Under this system, any person who took a loan from a landlord or moneylender had to render free labour to the creditor till the amount of loan with interest thereon was repaid in full. If a person died without clearing his debt, his heirs were bound to give free labour. The system of bonded labour was an inhuman system. By taking a loan, the bonded labourer had to forego his freedom of employment. He lost his right of free movement. He could not sell his property or labour even at market value. It seems this system was backed by some local customs and traditions. It was mostly in vogue in the tribal and backward communities.
Late Smt. Indira Gandhi, the former Prime Minister of India, declared that the system of bonded labour was a barbarous system. Therefore, it must go. Accordingly, the Government of India issued the “Bonded Labour Abolition Ordinance”on 24th October, 1975. This Ordinance has since become an Act. Under the Act, the evil institution of slavery which had continued all these years was abolished.
The Act provided that “no person shall henceforth make any advance under the system or compel any person to render any bonded labour or other forms of forced labour.” The Act further lay down that any custom or tradition or any contract by virtue of which any person is required to do any work or render any service as bonded labour, shall be void and inoperative.
The Act went to the extent of providing that every bonded labourer, who has been detained in civil prison whether before or after the judgement shall be released forthwith. No person who has been thus freed and discharged shall be evicted from his home or other residential accommodation. Even the liability to repay the bonded debt has been ended.
The abolition of bonded labour by the Government in 1975 was a step in the right direction. Thousands of bonded labourers heaved a sigh of relief. They became free from their serfdom for the first time in their lives.
Under the Bonded Labour System (Abolition) Act, 1976, identification and release of bonded labourers and rehabilitation of freed bonded labourers is the direct responsibility of the State Government concerned. For the purpose of implementing the provisions of the Act, the State Government may confer necessary powers on District Magistrates. With a view to supplementing the efforts of State governments a Centrally-sponsored scheme has been in existence since 1978-79 under which State Governments are provided Central financial assistance for rehabilitation of released bonded labourers.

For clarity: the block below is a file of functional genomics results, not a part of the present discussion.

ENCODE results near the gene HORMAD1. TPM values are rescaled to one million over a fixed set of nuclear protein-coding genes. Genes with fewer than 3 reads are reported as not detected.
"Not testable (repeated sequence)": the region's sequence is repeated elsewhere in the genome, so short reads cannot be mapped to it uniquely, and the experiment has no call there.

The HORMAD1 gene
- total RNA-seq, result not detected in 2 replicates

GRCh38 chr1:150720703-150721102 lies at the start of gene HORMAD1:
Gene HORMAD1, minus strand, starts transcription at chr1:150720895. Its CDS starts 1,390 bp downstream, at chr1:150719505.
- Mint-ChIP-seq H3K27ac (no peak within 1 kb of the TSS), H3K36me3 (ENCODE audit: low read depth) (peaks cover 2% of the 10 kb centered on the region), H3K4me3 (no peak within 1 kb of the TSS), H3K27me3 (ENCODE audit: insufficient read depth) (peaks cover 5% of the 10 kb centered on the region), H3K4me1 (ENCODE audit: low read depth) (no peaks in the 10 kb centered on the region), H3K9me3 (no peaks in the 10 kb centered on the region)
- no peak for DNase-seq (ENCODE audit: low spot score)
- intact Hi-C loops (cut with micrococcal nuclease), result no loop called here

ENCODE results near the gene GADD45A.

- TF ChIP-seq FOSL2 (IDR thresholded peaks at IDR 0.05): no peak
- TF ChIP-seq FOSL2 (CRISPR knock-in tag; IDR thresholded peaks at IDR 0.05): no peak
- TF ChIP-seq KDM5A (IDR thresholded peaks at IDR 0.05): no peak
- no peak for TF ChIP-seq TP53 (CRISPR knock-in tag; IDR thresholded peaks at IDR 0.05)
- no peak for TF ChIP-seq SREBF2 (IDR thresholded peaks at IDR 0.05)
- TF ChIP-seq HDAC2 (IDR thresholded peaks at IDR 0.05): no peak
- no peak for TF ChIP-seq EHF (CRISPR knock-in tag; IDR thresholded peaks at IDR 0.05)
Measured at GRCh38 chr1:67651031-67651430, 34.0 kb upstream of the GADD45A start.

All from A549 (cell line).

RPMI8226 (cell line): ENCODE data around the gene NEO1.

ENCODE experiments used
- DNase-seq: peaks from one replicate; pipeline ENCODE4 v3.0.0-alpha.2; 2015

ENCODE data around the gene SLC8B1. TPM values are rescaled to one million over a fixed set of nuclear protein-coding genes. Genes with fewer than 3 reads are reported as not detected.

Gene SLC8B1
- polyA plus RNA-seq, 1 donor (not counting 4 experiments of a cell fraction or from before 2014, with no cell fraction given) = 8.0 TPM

The Centrally- sponsored scheme was modified in May 2000. In the modified scheme, besides increasing the rehabilitation assistance from Rs. 10,000/- to Rs.20,000 per bonded labour, provision has also been made for giving Central grants to the states/ UTs for awareness generation, survey of bonded labourers and evaluator studies as per the modified scheme. Rs. 10.00 lakhs are provided per annum to State Government for creating awareness generation, Rs. 2.00 lakh per district to survey of bounded labourers once in 3 years in a district and Rs. 5.00 lakhs per annum for conductiog evaluator studies. So far 2, 68,136 identified bonded labourers have been rehabilitated with the Central assistance of Rs. 6983.36 lakhs.
The main reason why this pernicious system of bonded labour continued all these years even after Independence is that the labourers were uneducated, unorganised and extremely poor. Though this system has been abolished by law since October 1975, the Government of India should continuously monitor the programme of identification, release and rehabilitation of bonded labourers so that once a labourer is freed from the yoke of this system, he does not fall prey to it again. Even now about one third of the country’s population lives below the poverty line. In fact, the system of bonded labour will die its natural death only when poverty and illiteracy are banished from our country completely.